Are Pakistani attractive
Pakistan's women are tackling it
In Pakistan, when women open a bank account, apply for a visa or want to buy a house, they are always asked about their father, brother or husband. "It has become a part of our lives," says Zavi Fatima, a young news anchor from Pakistan. She has more rights than other young women in Pakistan because she comes from a wealthy and educated family. Work and career are almost normal for women from the urban upper class. This is also shown by successful Pakistani politicians such as Fatimah Jinnah, sister of the state founder Mohammed Ali Jinnah, and Benazir Bhutto, the first head of government of an Islamic country.
Zavi Fatima has more rights than other young women in Pakistan
But they only represent a minority. The majority of women in Pakistan do not enjoy such freedoms. In the sad reality you have to struggle with strict gender relations - regardless of whether for legal or traditional reasons.
Girls - burden instead of joy
Traditions are still very firmly anchored in rural areas. Girls are more of a burden there. They need a dowry at the wedding and then move in with the husband's family. A lost retirement plan for the parents. "In the rural areas of Pakistan, men often make decisions for the women in their home in very unfair or cruel ways," says Zavi. “In the southern province of Sindh, for example, women are forced to marry according to the Koran.” No one else could then marry her. The land and property of the women remain in the family.
Asma Jahangir, lawyer and human rights activist from Pakistan, helps women in emergency situations
But not only traditions, but also a lack of education is part of the problem. "Women often don't know that traditions are simply misinterpreted," says Zavi. For example the Islamic concept of Waldiyat, which literally means fatherhood. "Waldiyat isn't bad per se," says Zavi. It just means that a woman should seek advice from a male family member when an important decision is made. But in many places it is used incorrectly, namely "not as advice, but as coercion".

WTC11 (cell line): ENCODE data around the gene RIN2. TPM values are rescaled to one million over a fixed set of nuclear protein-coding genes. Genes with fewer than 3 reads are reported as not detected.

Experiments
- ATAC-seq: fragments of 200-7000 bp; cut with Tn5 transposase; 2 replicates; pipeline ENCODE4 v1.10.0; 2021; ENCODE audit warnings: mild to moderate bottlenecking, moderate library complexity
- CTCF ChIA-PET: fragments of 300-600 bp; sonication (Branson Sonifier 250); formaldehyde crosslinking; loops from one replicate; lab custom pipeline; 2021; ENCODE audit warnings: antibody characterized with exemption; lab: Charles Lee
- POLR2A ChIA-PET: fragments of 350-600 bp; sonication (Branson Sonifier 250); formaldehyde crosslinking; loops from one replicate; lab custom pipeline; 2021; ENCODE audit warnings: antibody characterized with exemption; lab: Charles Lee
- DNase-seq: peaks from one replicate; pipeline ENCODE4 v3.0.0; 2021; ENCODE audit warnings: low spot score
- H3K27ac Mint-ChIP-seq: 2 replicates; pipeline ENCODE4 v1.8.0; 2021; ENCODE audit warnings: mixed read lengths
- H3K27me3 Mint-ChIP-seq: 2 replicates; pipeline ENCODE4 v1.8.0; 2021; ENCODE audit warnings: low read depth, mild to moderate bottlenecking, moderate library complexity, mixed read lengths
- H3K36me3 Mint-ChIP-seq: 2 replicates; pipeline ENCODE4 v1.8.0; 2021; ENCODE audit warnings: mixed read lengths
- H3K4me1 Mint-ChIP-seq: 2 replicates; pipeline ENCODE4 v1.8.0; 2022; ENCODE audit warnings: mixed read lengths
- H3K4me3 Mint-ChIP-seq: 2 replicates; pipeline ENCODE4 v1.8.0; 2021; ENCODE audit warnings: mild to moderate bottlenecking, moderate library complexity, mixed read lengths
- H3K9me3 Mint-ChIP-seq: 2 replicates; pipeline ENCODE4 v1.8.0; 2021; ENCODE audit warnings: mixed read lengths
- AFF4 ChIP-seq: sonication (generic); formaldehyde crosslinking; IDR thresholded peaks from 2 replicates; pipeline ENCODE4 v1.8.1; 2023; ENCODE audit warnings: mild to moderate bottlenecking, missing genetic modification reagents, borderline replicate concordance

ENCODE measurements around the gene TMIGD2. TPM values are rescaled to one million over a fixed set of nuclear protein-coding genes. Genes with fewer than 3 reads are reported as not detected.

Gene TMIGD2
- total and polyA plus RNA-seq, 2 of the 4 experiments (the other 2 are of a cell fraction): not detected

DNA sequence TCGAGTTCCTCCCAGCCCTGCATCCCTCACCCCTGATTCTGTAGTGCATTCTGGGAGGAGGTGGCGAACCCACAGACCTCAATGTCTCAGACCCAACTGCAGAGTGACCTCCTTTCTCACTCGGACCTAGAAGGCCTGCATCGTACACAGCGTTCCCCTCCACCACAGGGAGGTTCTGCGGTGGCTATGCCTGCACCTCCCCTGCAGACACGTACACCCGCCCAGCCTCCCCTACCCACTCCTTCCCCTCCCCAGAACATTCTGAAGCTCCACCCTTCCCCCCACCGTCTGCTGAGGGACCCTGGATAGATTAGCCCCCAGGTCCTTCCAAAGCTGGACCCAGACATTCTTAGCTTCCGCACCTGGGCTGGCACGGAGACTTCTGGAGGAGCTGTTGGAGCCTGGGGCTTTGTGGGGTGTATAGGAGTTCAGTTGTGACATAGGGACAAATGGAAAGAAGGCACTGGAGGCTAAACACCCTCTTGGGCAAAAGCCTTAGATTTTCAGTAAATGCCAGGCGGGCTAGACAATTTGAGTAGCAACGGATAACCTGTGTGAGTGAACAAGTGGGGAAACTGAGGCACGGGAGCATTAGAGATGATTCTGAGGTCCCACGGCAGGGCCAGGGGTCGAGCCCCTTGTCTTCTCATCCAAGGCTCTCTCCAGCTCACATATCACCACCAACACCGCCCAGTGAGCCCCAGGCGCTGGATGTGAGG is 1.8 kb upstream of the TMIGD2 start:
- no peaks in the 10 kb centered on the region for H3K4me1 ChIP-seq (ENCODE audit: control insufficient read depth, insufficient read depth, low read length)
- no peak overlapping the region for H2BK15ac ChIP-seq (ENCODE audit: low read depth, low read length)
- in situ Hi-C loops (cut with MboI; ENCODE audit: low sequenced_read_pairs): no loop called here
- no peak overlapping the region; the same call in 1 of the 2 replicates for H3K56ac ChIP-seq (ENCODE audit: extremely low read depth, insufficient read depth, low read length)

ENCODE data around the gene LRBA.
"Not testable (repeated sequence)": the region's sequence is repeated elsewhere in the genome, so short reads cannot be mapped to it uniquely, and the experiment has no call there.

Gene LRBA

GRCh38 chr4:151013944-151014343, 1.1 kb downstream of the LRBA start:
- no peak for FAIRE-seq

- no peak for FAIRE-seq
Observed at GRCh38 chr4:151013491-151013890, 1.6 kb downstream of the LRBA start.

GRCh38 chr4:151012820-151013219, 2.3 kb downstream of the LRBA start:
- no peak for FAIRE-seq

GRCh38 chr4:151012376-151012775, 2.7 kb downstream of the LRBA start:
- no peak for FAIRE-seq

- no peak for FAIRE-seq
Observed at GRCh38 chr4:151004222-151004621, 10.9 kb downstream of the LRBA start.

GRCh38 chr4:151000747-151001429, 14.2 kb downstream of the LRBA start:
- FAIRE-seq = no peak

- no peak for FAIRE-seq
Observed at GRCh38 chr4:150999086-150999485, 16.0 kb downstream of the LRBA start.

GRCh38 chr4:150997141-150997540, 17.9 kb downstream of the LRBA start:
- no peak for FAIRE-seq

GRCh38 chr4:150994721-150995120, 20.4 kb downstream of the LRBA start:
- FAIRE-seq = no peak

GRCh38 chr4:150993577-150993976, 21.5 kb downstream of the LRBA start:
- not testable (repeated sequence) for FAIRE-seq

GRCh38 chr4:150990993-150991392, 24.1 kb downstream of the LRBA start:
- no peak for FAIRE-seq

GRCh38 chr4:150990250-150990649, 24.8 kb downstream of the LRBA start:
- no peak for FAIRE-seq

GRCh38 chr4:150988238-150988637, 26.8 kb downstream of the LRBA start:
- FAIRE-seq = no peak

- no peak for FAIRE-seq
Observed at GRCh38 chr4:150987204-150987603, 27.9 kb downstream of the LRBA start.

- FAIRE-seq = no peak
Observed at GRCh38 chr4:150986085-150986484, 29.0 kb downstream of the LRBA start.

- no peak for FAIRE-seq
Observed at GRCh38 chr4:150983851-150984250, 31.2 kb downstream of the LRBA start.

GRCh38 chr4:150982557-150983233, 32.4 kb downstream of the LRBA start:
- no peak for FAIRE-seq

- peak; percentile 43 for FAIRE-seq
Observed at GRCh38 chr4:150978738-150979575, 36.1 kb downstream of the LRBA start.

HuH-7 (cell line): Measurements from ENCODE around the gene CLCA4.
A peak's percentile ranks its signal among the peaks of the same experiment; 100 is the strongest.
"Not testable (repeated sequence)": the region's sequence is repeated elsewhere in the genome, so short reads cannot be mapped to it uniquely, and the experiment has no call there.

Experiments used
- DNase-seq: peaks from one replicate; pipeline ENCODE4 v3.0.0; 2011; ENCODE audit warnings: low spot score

Women's Rights and National Legislation
The fact that women can train in public today is only possible through the new legislation
The unequal treatment of women in Pakistan is also due to laws that have severely restricted women's rights over the years. The women of the upper class feel this again and again. For example, Jehan Ara, president of an IT company in Pakistan and well over 40, has complained that she needed her father's written permission for a visa for Indonesia. According to the 1973 constitution, gender equality is firmly anchored. But the implementation leaves a lot to be desired.
In the course of history there have also been setbacks in the struggle for more equality. For example, General Zia-ul-Haq, who ruled from 1977 to 1988, introduced laws in 1979 that were significantly more misogynistic than Sharia law. In Pakistan they are known as the Hadood Regulations. They forbade women to play sports and established the so-called Purdah. Accordingly, women have to hide behind a veil or curtain in public.
Even Benazir Bhutto campaigned for women's rights, but did not introduce any new laws during her two terms in office in the late 1980s and mid-1990s. It was not until 2006 that the Pakistani parliament, under the government of General Musharraf, passed the Women's Protection Act, which provided for the repeal of some Hadood regulations.
Britta Petersen, office manager of the Heinrich Böll Foundation in Islamabad, Pakistan
"The current government has also tried to improve the situation of women in Pakistan, but many of the problems remain because of old customs and traditions," says Britta Petersen, office manager of the Heinrich Böll Foundation in Islamabad. More and more women therefore advocate more equality. The implementation of the laws is still difficult even in large cities, says Petersen. "If you want to enforce a law, you have to have a police force that is well trained and motivated to pursue certain incidents at all," says Ms. Petersen. "And then you have to find witnesses ready to testify."
Women and human rights defenders in Pakistan have achieved many successes over the past three decades. "Much more than we expected," says Asma Jahangir, a well-known lawyer and women's rights activist in Pakistan. But much more needs to happen for women across Pakistan to benefit. "That will take some time," says Jahangir.
"We mustn't forget that in Germany, too, it wasn't that long ago that men had to agree if a woman wanted to open an account," says Petersen. As in Germany, such a change also takes time in Pakistan.
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